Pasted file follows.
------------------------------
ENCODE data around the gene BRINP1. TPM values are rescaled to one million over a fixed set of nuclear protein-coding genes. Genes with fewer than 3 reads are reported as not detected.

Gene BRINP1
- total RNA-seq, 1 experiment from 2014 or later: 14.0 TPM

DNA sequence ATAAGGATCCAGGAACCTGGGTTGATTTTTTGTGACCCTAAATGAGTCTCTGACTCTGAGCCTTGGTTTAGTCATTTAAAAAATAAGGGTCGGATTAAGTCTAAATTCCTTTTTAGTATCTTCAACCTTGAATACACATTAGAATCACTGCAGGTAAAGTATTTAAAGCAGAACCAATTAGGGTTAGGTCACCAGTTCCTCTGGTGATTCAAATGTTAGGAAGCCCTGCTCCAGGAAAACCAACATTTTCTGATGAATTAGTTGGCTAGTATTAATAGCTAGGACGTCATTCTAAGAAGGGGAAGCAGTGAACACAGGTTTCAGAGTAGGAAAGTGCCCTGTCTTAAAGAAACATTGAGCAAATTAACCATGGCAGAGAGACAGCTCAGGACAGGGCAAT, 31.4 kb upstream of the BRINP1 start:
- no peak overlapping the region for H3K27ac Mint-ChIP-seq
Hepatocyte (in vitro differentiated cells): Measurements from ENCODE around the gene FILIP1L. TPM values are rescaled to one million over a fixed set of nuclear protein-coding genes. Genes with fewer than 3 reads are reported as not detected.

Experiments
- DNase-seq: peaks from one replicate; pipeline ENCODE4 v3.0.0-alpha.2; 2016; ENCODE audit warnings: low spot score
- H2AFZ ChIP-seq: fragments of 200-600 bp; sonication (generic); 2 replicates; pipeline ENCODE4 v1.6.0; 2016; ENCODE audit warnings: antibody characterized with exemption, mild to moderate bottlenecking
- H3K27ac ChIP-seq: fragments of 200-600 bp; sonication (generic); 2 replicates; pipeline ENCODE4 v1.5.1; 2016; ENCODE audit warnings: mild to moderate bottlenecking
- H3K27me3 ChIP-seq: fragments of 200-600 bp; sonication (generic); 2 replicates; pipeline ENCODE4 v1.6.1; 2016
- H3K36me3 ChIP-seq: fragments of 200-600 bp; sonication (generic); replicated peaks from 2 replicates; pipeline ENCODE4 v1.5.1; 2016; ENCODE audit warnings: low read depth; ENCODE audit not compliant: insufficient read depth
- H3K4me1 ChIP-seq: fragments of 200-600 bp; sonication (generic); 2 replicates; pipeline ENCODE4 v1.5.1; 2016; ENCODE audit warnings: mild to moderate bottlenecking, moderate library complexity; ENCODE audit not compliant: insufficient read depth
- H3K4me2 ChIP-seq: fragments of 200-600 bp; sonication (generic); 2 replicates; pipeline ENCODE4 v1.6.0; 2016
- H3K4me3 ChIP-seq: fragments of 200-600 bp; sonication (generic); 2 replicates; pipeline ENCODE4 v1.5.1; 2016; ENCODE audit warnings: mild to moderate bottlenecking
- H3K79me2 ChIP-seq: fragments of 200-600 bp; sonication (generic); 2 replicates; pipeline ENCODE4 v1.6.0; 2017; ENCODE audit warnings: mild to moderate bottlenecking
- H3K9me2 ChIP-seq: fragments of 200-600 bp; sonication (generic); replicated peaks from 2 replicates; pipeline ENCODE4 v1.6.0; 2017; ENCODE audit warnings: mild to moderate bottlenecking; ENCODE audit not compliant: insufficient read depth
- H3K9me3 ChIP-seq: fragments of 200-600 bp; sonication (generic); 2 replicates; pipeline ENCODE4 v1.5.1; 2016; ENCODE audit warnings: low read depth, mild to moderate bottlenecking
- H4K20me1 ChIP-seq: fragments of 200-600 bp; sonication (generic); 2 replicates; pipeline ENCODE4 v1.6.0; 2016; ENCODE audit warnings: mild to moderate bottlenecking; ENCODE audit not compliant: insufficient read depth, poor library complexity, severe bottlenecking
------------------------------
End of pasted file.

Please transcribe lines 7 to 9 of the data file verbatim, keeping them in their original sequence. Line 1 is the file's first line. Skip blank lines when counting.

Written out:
Experiments
- DNase-seq: peaks from one replicate; pipeline ENCODE4 v3.0.0-alpha.2; 2016; ENCODE audit warnings: low spot score
- H2AFZ ChIP-seq: fragments of 200-600 bp; sonication (generic); 2 replicates; pipeline ENCODE4 v1.6.0; 2016; ENCODE audit warnings: antibody characterized with exemption, mild to moderate bottlenecking